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Massachusetts Teachers Union Dues Do Not 'Stay Local'

Labor unions like to promote the narrative that dues payments stay local. If you peruse union websites, a consistent message appears that reads something like this: “Most of your dues stay with your local union in order to fund activities that give workers more power at the bargaining table, in the statehouse and in the community.” Unions use the “dues stay local” slogan as a selling point during organizing campaigns and to recruit new members.

Advertising like this makes it seem like very little of local union dues payments are kicked up to the national union to pay for union bosses’ salaries, lobbying, political expenses, and office space.

However, a new report by the Pioneer Institute, a research organization located in Massachusetts, finds the opposite: “less than 16 percent of dues paid by members of nearly two-dozen union locals affiliated with the Massachusetts Teachers Association and National Education Association go to local chapters.” The rest of local union members’ dues payments (84.4 percent) are funneled to the Massachusetts Teachers Association (MTA) and National Education Association (NEA).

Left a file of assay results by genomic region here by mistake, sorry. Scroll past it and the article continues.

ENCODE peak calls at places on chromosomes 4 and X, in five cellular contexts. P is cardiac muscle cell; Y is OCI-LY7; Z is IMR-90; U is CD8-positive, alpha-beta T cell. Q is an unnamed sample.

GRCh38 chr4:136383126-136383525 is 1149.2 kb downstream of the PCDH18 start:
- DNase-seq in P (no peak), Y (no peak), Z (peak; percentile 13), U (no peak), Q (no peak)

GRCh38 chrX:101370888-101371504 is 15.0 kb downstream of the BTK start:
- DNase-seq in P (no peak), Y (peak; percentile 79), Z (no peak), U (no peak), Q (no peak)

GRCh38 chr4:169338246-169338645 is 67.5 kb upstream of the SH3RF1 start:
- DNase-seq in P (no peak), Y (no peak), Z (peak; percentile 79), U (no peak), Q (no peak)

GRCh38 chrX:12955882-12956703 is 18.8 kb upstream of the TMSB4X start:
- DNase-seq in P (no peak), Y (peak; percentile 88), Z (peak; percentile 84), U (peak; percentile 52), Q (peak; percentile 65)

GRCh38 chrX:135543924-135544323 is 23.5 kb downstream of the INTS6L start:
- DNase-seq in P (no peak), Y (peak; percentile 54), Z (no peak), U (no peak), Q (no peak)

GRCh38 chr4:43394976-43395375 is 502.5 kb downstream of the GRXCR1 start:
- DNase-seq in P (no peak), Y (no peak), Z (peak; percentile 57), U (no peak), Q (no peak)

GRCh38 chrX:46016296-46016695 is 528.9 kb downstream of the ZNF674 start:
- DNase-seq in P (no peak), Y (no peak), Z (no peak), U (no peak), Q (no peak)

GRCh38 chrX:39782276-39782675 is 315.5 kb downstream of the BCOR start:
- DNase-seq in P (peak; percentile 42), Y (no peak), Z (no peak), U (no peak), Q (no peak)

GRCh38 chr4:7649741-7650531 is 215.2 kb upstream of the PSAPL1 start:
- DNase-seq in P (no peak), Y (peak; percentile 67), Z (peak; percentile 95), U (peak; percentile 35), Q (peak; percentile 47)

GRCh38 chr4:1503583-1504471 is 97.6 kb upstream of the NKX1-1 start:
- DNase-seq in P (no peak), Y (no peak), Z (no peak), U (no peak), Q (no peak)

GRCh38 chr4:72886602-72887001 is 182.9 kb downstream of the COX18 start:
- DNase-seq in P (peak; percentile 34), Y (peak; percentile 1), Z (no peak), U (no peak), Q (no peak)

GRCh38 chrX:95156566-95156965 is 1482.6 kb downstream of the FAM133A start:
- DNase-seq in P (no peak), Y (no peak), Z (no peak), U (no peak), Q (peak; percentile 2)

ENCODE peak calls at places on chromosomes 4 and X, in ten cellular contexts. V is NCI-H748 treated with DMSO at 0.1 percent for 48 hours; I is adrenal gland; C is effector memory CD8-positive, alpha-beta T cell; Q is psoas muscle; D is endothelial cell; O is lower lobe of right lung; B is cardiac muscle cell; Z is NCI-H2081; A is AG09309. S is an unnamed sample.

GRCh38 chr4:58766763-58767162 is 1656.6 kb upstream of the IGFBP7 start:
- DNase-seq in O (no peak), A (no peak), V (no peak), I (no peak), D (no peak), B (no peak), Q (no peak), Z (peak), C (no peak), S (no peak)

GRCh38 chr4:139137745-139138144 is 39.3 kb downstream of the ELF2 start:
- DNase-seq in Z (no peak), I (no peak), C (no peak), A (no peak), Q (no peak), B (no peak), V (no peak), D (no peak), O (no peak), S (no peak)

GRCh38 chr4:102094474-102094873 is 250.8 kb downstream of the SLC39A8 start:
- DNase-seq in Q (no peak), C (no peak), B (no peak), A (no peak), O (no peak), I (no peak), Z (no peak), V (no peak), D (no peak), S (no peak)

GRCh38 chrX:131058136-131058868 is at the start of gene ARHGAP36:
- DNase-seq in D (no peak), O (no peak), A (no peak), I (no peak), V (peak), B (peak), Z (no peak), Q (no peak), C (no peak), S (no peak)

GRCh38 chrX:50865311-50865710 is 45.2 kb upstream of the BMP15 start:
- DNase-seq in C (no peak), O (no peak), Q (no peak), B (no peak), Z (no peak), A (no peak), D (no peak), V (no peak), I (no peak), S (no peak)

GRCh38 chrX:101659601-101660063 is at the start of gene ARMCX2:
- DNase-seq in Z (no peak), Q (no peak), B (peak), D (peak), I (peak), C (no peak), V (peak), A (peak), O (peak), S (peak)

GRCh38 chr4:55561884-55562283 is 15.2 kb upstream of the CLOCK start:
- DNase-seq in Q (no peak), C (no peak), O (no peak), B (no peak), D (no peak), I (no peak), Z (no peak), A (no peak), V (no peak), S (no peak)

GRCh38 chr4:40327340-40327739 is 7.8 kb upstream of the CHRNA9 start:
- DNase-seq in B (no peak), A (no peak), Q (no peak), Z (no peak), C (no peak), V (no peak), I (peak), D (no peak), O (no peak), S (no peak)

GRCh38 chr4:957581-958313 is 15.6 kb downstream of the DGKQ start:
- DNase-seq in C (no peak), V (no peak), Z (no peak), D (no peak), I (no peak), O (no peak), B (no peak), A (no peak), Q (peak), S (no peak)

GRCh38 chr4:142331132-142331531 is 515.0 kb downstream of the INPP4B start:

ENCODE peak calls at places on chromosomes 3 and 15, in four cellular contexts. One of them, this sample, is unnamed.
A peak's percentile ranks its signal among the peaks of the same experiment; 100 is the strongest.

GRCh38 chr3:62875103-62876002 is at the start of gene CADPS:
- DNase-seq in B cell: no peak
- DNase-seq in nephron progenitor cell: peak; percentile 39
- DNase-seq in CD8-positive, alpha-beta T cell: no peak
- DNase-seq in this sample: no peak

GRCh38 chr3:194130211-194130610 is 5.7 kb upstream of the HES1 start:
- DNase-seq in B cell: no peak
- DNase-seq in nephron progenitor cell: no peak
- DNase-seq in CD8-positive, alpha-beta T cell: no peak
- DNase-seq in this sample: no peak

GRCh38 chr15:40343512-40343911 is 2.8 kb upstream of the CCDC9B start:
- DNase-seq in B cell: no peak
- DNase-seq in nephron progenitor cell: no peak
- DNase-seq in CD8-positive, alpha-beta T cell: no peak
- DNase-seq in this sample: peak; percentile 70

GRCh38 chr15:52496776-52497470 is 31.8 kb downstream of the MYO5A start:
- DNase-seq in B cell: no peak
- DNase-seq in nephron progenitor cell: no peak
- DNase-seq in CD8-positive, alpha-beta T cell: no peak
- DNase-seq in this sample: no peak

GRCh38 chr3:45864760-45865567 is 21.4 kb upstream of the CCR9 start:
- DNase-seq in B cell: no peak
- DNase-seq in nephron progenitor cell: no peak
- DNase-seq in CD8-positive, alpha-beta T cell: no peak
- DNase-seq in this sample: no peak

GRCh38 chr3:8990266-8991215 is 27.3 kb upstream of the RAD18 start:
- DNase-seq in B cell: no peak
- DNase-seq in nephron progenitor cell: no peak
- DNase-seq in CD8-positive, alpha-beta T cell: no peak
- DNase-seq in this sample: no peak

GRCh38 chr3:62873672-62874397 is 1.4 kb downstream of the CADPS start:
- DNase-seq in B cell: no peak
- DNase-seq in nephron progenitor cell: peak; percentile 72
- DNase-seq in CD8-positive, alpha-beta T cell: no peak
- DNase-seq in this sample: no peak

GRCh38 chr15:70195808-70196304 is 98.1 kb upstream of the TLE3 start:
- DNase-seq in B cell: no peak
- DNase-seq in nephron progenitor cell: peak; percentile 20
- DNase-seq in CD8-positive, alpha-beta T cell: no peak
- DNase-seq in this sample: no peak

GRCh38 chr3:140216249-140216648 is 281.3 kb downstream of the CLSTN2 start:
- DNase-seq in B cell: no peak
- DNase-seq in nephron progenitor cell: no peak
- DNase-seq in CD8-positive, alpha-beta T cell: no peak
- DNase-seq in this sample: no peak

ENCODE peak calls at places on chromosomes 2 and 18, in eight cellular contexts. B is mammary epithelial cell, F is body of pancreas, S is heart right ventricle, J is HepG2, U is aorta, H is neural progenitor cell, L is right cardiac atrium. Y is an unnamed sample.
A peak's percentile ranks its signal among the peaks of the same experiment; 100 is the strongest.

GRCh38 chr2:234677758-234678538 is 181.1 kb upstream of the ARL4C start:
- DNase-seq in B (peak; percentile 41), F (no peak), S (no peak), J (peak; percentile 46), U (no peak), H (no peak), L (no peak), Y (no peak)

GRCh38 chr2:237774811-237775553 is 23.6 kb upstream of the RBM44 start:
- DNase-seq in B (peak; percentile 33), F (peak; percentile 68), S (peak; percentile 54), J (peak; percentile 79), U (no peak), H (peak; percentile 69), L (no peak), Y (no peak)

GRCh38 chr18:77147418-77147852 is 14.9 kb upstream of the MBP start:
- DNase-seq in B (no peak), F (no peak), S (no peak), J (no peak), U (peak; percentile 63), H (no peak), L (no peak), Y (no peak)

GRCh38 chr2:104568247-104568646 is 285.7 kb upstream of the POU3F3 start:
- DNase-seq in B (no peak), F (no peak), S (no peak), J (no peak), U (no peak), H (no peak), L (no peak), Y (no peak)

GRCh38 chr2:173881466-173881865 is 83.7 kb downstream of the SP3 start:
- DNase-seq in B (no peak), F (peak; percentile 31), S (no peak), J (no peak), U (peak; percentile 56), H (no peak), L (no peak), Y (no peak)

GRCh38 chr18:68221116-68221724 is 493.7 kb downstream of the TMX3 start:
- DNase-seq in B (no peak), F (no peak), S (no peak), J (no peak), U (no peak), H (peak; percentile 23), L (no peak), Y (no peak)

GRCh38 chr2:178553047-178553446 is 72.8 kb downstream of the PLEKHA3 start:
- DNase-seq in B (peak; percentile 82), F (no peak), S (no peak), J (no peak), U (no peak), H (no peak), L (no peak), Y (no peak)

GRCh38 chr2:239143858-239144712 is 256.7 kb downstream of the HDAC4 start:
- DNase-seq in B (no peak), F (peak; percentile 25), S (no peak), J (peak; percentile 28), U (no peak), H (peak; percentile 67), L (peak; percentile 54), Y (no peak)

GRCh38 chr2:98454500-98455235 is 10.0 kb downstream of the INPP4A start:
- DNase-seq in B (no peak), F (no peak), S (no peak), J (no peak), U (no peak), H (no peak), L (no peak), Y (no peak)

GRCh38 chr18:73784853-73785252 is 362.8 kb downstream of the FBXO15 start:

In one instance, only 8 percent of dues payments made by local members stayed with the local union.

Despite union rhetoric to the contrary, this finding is unsurprising. When union dues are deducted from a worker’s paycheck it is in a lump sum payment. This is done to disguise how much the national and state union dues costs. According to the Pioneer Institute’s survey, union members pay between $741 and $911 annually. Out of that amount, local members pay about $683 to the NEA and MTA.

So what are these dues payments funding? Pioneer analysis concludes that “Most dues revenue funds state and national salaries, administrative costs, efforts to extend influence, and government relations.”

I guess someone has to pay for the NEA’s political spending and union officials’ salaries. In 2018, the NEA spent slightly over $18 million on political contributions and over $2 million in lobbying expenses. The top three highest ranking NEA officials all earn over $400,000.

All labor unions should clearly communicate to members how union dues are spent. Currently, there is no central location for union members to find out where their money is going.

In light of the recent Supreme Court decision in Janus v. AFSCME, which determined no public-sector union can force non-members to pay dues as a condition of employment, it is crucial that public workers have all the facts. Previously, in Massachusetts, a teacher would have had no choice but to make payments to the MTA and NEA. Now, a worker should be able to easily examine how their dues payments are spent and make an informed choice as to whether remaining a union member is beneficial to them.